People drowned in their attics as Dorian submerged whole houses

Michael McDonald and Ezra Fieser
Bloomberg

Teams of dog handlers from the U.S., Canada and Belgium are uncovering more and more dead bodies among the debris of Bahamas homes hit by Hurricane Dorian, the Health Ministry said.

The Category 5 storm was so powerful that it drowned people who had been seeking refuge in their attics, swept others out to sea, and crushed steel-reinforced concrete structures, according to Health Minister Duane Sands.

“To imagine the combination of 200 mph winds, a 20-25 foot sea surge, torrential rain, the power out, communications out and you have, and this is no cliche, a perfect storm,” Sands said in a phone interview Wednesday.

A Bahamas coroners team carries a body out of The Mudd neighborhood in the Marsh Harbor area of Abaco Island in the Bahamas in the aftermath of Hurricane Dorian, Monday, Sept. 9, 2019.

Hundreds of searchers, including foreigners and local security forces, are going door to door across Abaco and Grand Bahama, the islands worst hit by Dorian’s strike last week. It could take weeks or months for them to finish their work, Sands said.

The official death toll currently stands at 50, but is likely to go much higher, he said.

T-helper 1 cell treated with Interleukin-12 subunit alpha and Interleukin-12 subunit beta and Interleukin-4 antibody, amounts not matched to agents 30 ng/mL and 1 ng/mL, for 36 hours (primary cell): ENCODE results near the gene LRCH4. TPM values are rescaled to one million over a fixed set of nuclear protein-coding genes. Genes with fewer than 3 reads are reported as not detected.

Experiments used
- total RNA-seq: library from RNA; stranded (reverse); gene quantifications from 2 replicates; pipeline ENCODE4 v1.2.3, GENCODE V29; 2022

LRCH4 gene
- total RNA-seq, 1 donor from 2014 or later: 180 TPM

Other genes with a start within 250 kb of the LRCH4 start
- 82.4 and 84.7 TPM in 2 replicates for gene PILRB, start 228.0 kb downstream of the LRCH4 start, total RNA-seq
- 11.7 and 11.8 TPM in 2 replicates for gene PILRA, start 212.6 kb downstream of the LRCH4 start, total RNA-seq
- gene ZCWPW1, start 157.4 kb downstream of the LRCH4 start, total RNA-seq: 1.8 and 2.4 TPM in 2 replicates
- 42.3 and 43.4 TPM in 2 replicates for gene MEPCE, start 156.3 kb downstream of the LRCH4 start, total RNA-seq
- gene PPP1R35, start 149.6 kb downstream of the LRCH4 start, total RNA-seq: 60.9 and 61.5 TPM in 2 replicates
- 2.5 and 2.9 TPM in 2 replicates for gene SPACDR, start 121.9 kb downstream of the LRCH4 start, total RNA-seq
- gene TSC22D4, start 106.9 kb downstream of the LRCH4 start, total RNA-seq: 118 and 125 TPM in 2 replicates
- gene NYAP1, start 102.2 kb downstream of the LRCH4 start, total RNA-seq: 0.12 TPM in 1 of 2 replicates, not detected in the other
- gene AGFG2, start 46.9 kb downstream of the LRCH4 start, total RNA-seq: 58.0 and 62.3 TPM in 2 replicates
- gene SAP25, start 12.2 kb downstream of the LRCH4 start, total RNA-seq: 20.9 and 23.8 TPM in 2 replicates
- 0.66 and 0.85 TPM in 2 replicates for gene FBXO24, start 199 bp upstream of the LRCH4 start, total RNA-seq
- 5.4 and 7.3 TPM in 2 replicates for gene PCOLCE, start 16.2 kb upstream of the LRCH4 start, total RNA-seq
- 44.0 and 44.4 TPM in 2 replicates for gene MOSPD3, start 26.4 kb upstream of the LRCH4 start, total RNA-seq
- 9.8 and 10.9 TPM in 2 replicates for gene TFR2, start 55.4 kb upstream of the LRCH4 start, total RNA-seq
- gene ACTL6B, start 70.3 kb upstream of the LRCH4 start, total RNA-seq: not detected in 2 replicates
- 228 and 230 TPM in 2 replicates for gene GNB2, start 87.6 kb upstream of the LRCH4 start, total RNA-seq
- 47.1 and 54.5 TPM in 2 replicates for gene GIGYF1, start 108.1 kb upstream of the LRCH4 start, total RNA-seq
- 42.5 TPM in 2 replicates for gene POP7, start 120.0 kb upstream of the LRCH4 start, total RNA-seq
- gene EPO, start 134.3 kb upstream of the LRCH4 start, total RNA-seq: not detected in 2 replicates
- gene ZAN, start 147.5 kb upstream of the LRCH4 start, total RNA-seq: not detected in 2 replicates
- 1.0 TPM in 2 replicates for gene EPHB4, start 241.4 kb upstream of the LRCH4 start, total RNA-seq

Homes lay in ruins one week after Hurricane Dorian hit The Mudd neighborhood, in the Marsh Harbor area of Abaco, Bahamas, Monday, Sept. 9, 2019.

In a nation where 80% of the land is less than 32 feet (10 meters) above sea level, people were confronted by “20 feet of ocean in their backyard,” he said.

Rescue crews are evacuating families to other islands. Thousands are living in shelters.

“When I say people have lost everything, that is a fair statement, they have lost everything,” he said. “The clothes on their backs, shoes, underwear, food, water, medication.”

A toilet stands amid the rubble of what was once a home after it was destroyed by Hurricane Dorian one week ago in Pelican Point, Grand Bahama, Bahamas, Sunday, Sept. 8, 2019. The toll from the storm in the Bahamas stood at 44 Monday but officials have warned that the number of deaths is likely to rise as security forces and other teams search devastated areas of the northern Bahamas.

The main hospital on Grand Bahama, where about 50,000 lived is now shut, and most of the schools on the islands have been destroyed, Sands said.